Partner Perspectives are written by members of the Community Consulting Board through the Center for Community Engagement and Service Learning. These articles provide examples of partnerships, best practices, and other insights from the viewpoint of Illinois State University’s community partners.
By Tara Ingham, executive director, Midwest Food Bank
What do hairnets, Greek life, a College of Business professor, and an Honors Molecular Biology student have in common? They are all playing an active role in the mission of Midwest Food Bank to feed those experiencing hunger throughout our community and beyond. Our mission states that “as a faith-based organization, it is the mission of Midwest Food Bank to share the love of Christ by alleviating hunger and malnutrition locally and throughout the world and providing disaster relief; all without discrimination.”
Simply put, Midwest Food Bank gathers food and gives it away to those experiencing hunger and food insecurity.
We have 12 locations: 10 throughout the United States, one in Kenya, and one in Haiti. Our location in Normal serves over 500 food pantries and nonprofits with the food they need for their clients experiencing hunger. But this mission is difficult to execute without a strong presence of donors and local volunteers, including our university community. Food must be gathered and sorted, bulk food repackaged, and boxes distributed. And ensuring that 99.3 cents of every dollar donated goes directly to feeding people means that our staff of one part-time and four full-time employees rely heavily on volunteer and donor efforts.
Repackaging bulk food provides many opportunities for individual volunteers and groups to contribute toward the mission. Most of the annual $65M of food we distribute from our Normal warehouse comes from large food manufacturers or vendors with excess product on hand. This means that items like a pallet-size box of crackers or a 1,200-pound vat of cereal are often on hand and ready for volunteers to repackage. We are frequently blessed by assistance from the Food, Nutrition & Dietetics Club and various other clubs, sororities, and fraternities from Illinois State University, Illinois Wesleyan University, and Heartland Community College for these projects. And, of course, donning hairnets for these projects makes for some entertaining group pictures.
Another blessing comes from the various civic-minded faculty who work hard to build community engagement into their course programming. Rick Wells, Assistant Professor with ISU’s College of Business, creates an excellent example of civic-minded coursework. Each semester, Wells invites us into the AGR 201(Resources, Food and Society: A Global Perspective) classroom for an overview of Midwest Food Bank, food sourcing, and food insecurity concepts. During non-pandemic times, Wells also required students to do volunteer hours at MFB. He follows those activities up with assignments tying students’ volunteer experience to the course concepts. Ultimately, students see first-hand how resources and food sourcing affect our local community and their role in a solution. And the feedback from students? The experience is often one of their most influential highlights during their undergraduate studies.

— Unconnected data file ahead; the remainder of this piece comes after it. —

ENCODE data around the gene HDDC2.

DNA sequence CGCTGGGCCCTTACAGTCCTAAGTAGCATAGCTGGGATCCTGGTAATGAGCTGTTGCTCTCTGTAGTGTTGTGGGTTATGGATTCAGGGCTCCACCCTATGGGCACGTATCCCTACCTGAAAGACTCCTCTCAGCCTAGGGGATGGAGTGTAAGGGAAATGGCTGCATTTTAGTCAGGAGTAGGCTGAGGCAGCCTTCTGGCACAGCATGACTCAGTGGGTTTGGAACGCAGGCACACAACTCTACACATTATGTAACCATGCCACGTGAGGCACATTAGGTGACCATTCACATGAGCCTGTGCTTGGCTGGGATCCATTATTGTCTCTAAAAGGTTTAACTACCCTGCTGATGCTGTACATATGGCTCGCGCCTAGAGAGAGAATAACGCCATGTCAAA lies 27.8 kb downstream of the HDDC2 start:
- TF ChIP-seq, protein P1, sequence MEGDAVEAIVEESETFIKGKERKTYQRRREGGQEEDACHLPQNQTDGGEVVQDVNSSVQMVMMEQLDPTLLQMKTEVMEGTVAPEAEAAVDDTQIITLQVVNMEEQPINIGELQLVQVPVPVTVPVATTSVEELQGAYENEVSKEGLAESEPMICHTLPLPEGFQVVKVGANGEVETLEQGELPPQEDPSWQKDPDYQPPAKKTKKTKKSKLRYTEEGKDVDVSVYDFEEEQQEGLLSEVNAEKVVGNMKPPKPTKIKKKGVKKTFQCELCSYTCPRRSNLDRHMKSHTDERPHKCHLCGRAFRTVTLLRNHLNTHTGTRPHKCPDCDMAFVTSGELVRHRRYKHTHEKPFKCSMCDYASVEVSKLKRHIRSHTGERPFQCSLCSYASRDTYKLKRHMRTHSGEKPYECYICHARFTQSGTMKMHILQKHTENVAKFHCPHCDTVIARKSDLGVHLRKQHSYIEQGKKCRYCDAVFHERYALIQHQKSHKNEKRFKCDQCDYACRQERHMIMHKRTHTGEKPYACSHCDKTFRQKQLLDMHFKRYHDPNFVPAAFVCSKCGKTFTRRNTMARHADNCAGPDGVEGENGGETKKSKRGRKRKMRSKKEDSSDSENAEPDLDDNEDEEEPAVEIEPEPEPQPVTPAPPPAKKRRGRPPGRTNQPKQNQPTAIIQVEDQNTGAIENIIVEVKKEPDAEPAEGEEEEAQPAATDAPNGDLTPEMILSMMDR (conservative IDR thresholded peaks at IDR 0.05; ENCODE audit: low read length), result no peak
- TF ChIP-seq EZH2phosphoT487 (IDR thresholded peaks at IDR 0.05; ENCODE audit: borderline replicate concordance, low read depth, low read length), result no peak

Volunteer student interns also make a significant impact. We do not normally have contact with our food recipients when distributing food to our partner pantries. But Nutrition and Dietetics student interns have helped bridge that communication gap by lending help with our Healthy Bites newsletter. By featuring budget-conscious recipes that maximize the food products we are distributing and basic health tips, together we are offering inclusive solutions to food insecurity.
Other internship opportunities are a creative endeavor with our college community. Our small staff and intense workload mean there is not always time or effort available to craft expertly-designed internship programs. But partnering with interested students or faculty to design new programs on the fly has also benefited our organization.
Take student Teni Shosanya, for example. Shosanya is finishing her freshman year at ISU as a Molecular and Cellular Biology major in the Honors Program. Spending her first 15 years in Nigeria, she is interested in helping the food insecure globally. We often find Shosanya serving during our distribution events and are humbled by her tenacity to help others. Putting this passion into purpose led us to offer her a volunteer internship on our Board of Directors this upcoming summer and fall. The benefits are two-fold: present an opportunity for Shosanya to grow her leadership skills while helping Midwest Food Bank with projects to connect our college student community to our mission.
The evolving relationship between Midwest Food Bank and our collegiate community is one of dual benefits that is not taken lightly. These co-education opportunities allow students to put classroom theories into practice and stretch our team’s understanding of food insecurity in the community in which we serve through reverse education from faculty and volunteer interns. We are thankful for the engagement and continued relationships built with faculty and students.